Dada is: COLLAGE

The Dadaists found the purest form and expression of their philosophy in collage. Combining their experiments with photography, textual cut-ups and chance compositions, a vibrant and amorphous new language of images emerged – articulating chaos and snapshotting the broad and complex interconnectivity within the contemporary visual world.

Kurt Schwitters approached the Dadaists and asked to join their ranks, describing himself as the man who nails his paintings together, and it is his collages or “Merz” that have enjoyed the most popular longevity. But in fact, the majority of the prominent Dadaists made collages or photomontages at some point in their practice and each can be clearly identified by the character of the work.

Schwitters’ assemblages, for example, consist of cubist combinations of maps and tickets, sweet papers and magazines, brought together in meaningless and yet harmonious and sometimes sentimental arrangements which invite the viewer to inject their own narratives into the art, whereas Hannah Hoch’s montages more blatantly exploit the products of mass media to create brutally fragmented and yet sharply focused satires of the time.

The collisions between political imagery, nonsense text and abstract visual forms caused great sparks to erupt from Dadaism. Whether a collage elicited the luminous soul of the artist, deconstructed the machines of war or spontaneously conceived new realities free from cerebral intention and drenched in liberty, the fundamental manipulation of familiar and logical symbols into totems of anti-art was revolutionary and appalled the art establishment.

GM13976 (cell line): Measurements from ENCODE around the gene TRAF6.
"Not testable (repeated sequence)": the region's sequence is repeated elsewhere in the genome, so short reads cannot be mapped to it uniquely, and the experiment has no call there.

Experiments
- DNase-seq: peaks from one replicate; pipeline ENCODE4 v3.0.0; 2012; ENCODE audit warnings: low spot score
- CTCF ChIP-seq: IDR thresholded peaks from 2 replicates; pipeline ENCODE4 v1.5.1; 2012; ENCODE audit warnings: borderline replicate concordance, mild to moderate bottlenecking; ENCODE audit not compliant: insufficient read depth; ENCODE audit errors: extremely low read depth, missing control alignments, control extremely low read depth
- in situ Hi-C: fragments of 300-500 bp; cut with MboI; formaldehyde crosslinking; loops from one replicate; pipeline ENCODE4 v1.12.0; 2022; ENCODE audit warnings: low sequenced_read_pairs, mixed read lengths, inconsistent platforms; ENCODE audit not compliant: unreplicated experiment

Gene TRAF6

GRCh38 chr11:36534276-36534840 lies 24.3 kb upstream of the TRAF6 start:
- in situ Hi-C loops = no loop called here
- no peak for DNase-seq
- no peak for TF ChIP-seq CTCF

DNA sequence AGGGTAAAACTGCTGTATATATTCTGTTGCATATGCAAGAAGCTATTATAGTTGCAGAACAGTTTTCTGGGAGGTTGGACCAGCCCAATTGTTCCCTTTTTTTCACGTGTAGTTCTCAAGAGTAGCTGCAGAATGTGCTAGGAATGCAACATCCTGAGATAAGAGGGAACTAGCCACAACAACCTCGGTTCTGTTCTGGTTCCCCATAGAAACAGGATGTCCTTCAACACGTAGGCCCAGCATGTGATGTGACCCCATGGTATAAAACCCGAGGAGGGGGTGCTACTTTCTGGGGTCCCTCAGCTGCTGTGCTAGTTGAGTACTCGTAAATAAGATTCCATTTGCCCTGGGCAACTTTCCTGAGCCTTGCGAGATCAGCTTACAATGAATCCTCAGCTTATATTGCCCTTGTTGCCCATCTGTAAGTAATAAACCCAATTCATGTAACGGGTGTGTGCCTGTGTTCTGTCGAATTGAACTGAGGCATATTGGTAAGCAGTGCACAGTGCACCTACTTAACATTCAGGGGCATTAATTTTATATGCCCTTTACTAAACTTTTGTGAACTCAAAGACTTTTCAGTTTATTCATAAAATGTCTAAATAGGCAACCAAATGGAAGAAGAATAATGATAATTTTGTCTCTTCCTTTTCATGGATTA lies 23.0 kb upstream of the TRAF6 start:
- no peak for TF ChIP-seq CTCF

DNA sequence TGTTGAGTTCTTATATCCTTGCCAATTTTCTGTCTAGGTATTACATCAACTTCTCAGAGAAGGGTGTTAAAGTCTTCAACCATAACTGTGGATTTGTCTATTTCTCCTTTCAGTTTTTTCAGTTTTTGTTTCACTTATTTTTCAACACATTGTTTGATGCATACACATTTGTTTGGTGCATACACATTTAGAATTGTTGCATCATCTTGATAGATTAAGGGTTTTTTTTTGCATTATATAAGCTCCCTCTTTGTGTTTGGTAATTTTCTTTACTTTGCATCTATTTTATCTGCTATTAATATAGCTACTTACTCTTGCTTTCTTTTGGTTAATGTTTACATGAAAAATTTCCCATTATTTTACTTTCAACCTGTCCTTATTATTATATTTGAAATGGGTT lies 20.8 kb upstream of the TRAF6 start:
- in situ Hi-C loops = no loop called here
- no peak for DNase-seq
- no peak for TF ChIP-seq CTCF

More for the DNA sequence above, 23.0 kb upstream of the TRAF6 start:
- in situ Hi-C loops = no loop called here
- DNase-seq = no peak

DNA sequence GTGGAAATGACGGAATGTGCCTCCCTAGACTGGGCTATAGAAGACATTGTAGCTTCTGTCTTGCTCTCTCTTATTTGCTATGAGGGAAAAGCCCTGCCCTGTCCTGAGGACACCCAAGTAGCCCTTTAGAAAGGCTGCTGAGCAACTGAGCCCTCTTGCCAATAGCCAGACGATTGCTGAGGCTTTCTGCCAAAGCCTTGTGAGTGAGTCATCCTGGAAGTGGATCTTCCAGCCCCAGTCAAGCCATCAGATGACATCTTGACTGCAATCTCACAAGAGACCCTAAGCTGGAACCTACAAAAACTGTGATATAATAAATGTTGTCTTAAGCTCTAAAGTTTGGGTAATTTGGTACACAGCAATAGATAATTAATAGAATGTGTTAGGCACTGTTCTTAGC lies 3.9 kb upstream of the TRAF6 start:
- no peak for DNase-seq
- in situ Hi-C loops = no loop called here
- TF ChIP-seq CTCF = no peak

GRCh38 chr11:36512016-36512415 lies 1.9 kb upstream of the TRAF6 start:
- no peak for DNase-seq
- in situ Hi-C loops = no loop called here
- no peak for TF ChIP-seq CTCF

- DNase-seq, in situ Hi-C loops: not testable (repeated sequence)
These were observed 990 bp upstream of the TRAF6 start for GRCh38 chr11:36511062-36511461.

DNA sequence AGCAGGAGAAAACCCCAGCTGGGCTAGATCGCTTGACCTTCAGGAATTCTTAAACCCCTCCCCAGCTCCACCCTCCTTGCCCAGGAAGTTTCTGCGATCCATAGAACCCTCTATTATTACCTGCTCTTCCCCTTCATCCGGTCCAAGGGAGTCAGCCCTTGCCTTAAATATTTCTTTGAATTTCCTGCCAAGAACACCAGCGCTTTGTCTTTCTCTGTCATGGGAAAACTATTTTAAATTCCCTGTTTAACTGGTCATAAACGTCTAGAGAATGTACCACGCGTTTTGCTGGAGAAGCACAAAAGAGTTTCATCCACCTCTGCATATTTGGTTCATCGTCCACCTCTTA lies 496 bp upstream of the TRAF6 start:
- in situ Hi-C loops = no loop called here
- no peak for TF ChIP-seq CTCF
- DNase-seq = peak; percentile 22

A similar movement has emerged again, however, in the digital landscape of our contemporary chaos, freed from scissors and glue and granted infinite versatility. Equally nihilistic and politically dissatisfied people have manipulated the aesthetic of the internet into something which is fundamentally Dada. The culture of memes, shitposts and existential inanity is surely the intellectual continuation of what the Dadaists were expounding.

Compare the self-referential works of Hausmann or the photographic satire of Hoch or the vibrancy of Arp to the ever scrolling parade of frustrated millennial nonsense on Tumblr or Instagram and one can plainly see that Dada is alive and well.